I laid on the waxing table with my knees spread, trying to keep my tears hidden under the fluorescent lights.
“Why are you doing this to me?” I heard…
I first got body hair around 11 or 12 years old.
I didn’t really notice it until one day in gym class, my friends and I sat in a row with our legs out in front of us. We were observing the stubble on our shins. Some of my friends had dark stubble, some had softer stubble, some barely had any, and others, like me – hadn’t shaved at all.
“If you ever feel like shaving your legs, don’t,” my mom told me a year or so prior to my friends leg hair competition in gym class, “let me know and we will get you waxed instead so you don’t get stubble like me.” Her legs were kind of prickly like some of my friends.
So later that afternoon, when I got home from school, we made an appointment. The idea is that waxing over time destroys the hair follicle and actually makes the hair stop growing or grow lighter. The next time my friends and I compared legs, I won the smoothest.
“They’re so soft!!” They exclaimed. “Did it hurt?”
“Not really” I lied.
The first time I got my bikini line waxed was summer after high school. My friend invited me on a cruise with her family and neither of us wanted to worry about shaving in a tiny cabin bathroom and I didn’t want to irritate my skin shaving every day. Bumps and stubble along a bikini line are not cute… I remembered from that day in middle school that stubble = ugly.
I’ve been waxing since – even though I hate going to the appoints because as you can imagine, having hair ripped from your genitals in chunks fucking hurts.
BUT I was conditioned to HATE my body hair. And I’ve learned how to breathe through the pain of the strip. (Literally, you do breathwork to minimize the pain you feel – it doesn’t work for everyone but it works for me!)
So last week, my 1034th time (or something like that) at European Wax Center, I walked in confidently, made friends with the front desk girl & chatted a bit with my specialist as she did my eyebrows and waxed my lips.
It was my first night back in like 2 or 3 months. Which is a LOOONGGG time since I normally go every 3 weeks. In that time I’ve been doing a lot of work emotionally and spiritually and also A LOT of traveling & moving around.
“It’s been a while since I’ve been here” I warned her.
“Hey there’s nothing wrong will all natural” She pulled the first strip and my chin started to quiver.
I managed to hold myself together long enough to pay and walk out to the parking lot before I totally lost it. The cries that came out of me sounded like they belonged to a scared 10 year old girl. My whole face was wet & each inhale was sharp and I thought I might work myself into a panic attack in the parking lot.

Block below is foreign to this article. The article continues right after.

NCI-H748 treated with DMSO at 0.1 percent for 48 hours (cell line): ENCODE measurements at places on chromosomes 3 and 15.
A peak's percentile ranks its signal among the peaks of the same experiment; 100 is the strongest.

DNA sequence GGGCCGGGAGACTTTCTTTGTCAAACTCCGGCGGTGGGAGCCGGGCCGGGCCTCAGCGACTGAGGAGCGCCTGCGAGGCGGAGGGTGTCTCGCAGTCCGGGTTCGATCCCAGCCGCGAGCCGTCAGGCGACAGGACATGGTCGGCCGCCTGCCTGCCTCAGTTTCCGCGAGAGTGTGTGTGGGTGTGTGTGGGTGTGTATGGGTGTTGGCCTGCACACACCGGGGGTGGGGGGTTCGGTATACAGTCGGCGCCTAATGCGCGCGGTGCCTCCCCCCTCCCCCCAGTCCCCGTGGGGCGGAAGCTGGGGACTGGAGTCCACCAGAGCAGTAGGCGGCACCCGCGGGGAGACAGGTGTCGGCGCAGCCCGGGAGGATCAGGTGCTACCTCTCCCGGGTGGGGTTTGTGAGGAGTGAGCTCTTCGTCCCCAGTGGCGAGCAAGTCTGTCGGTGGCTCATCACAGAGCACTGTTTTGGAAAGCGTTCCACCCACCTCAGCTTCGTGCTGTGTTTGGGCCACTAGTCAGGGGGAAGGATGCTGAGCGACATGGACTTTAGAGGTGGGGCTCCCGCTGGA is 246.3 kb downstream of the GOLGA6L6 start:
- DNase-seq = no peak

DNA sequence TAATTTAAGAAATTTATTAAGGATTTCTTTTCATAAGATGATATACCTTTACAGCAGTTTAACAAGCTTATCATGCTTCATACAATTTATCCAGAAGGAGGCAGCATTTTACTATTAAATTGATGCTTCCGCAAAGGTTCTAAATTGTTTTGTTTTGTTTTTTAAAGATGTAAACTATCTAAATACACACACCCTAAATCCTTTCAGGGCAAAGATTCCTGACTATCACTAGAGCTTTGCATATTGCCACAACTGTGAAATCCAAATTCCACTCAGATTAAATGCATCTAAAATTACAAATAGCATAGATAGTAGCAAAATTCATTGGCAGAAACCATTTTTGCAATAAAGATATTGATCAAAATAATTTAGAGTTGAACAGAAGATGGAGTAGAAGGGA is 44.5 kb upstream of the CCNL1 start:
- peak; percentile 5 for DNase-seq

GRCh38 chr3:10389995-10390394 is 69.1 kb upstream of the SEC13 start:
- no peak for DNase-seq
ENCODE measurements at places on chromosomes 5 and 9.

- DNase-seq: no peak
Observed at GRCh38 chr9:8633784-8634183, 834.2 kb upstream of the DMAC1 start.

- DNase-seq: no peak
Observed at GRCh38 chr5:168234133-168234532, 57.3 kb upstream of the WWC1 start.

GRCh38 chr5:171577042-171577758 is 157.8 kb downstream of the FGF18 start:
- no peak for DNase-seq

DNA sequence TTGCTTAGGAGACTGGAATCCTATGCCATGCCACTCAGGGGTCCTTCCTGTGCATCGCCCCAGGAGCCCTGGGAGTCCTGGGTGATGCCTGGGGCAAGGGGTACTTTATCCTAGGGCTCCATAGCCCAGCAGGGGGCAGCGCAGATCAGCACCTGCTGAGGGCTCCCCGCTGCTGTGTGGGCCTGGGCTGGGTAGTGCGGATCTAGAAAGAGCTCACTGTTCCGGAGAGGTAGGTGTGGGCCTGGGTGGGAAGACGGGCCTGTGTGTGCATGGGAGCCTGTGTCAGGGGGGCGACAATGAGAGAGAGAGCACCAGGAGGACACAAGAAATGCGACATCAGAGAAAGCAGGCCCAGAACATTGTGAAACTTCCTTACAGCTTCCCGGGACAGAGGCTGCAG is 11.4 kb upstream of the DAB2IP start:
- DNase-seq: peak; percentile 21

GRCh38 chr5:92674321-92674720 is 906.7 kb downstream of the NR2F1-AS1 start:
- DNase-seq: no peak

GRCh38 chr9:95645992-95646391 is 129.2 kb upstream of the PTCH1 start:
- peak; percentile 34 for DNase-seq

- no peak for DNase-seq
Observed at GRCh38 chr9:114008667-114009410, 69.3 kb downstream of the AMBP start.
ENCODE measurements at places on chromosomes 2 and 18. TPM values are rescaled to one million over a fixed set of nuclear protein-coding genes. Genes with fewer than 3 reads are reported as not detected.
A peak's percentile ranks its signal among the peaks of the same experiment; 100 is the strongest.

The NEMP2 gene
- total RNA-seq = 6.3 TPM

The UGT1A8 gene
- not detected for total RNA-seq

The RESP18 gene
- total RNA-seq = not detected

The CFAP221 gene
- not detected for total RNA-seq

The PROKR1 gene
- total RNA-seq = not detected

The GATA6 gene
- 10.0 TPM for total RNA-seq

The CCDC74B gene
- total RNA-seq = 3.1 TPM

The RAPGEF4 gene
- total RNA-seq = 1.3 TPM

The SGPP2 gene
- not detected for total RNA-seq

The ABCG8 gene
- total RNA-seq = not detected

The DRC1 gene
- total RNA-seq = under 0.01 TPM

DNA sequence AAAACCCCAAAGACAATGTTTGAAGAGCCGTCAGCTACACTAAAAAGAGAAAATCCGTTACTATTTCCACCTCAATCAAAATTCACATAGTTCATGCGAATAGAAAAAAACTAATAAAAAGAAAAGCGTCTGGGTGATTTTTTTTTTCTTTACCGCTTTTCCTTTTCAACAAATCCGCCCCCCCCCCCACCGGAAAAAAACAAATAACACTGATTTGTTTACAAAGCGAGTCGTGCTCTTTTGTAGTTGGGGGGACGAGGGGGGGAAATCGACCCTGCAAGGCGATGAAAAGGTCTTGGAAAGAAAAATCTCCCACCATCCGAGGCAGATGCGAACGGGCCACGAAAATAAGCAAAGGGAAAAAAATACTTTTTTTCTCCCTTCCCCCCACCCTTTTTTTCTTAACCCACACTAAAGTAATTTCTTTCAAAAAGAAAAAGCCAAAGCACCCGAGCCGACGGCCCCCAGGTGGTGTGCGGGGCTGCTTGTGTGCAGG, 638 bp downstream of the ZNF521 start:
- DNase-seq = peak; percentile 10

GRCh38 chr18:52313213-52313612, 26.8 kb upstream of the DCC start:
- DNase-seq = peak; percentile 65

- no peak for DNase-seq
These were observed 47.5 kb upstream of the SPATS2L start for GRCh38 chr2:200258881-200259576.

Then I heard it again, “Why would you do this to me?”
Recently I had been learning a lot about “the inner child”. It’s this idea that everyone at their core is this little boy or little girl that wants to play, be creative, explore and be loved. However, as we grow up we tell ourselves “no I don’t have time I have to work” or “no I can’t do that I have other responsibilities to take care of.” Denying our selves of the freedom and exploration we crave makes us miserable
Over the last 2 or 3 months, I’ve spent a lot of time learning how to accept more love for myself and embracing this childlike side of me.
For the first time, I heard little Annabelle speak to me, “Why would you do this to me?”
I didn’t know what it meant.
I just knew that for the first time, getting waxed felt like I was being punished.
I felt like I had been tricked or lied to.
The truth is, every time I look in the mirror I have to practice gratitude for the body I have and what my body allows me to do – otherwise, I get stuck in a self-loathing pit of doom and the insecurity leaks into everything. And if you want to know the things that adult Annabelle does not have time for, it’s self-loathing and insecurity.
My only explanation for this meltdown is that by after almost 3 months of practicing gratitude for my body JUST the way it is, I rid myself of the insecurity I had about my body hair, and then suddenly, I was back in the waxing room, submitting myself to a world of pain to get rid of a part of me I had grown to accept.
I started waxing because I wanted to be pretty.
I wanted to be confident.
I wanted to be desirable.
It was something I did because I felt ugly and part of me, I think, accepted it as punishment or penance for existing the way I was made.
Over the past few months, I’ve learned that body hair isn’t really that big of a deal. That a zillion years of evolution left body hair for protection, for warmth, and for comfort.
Over the past few months, I realized that personally, I don’t really care if I have body hair or not.
For the record, I don’t blame my mom for making my first wax appointment, she was preparing her daughter to live a culture that would be cruel to her for keeping her body hair. She was trying to make it easier for me to live in this world.
The sad part about this story is that I still feel like it’s something I have to hide. I know my culture doesn’t like to see women with body hair. And I don’t know if I’m brave enough to shock people with my hair yet.
I hope one day we will raise our daughters to embrace and celebrate themselves and each other. The way they are, the way they were made. And That they take ownership over their own bodies and only remove or alter hair because they want to, not because they feel like they HAVE TO.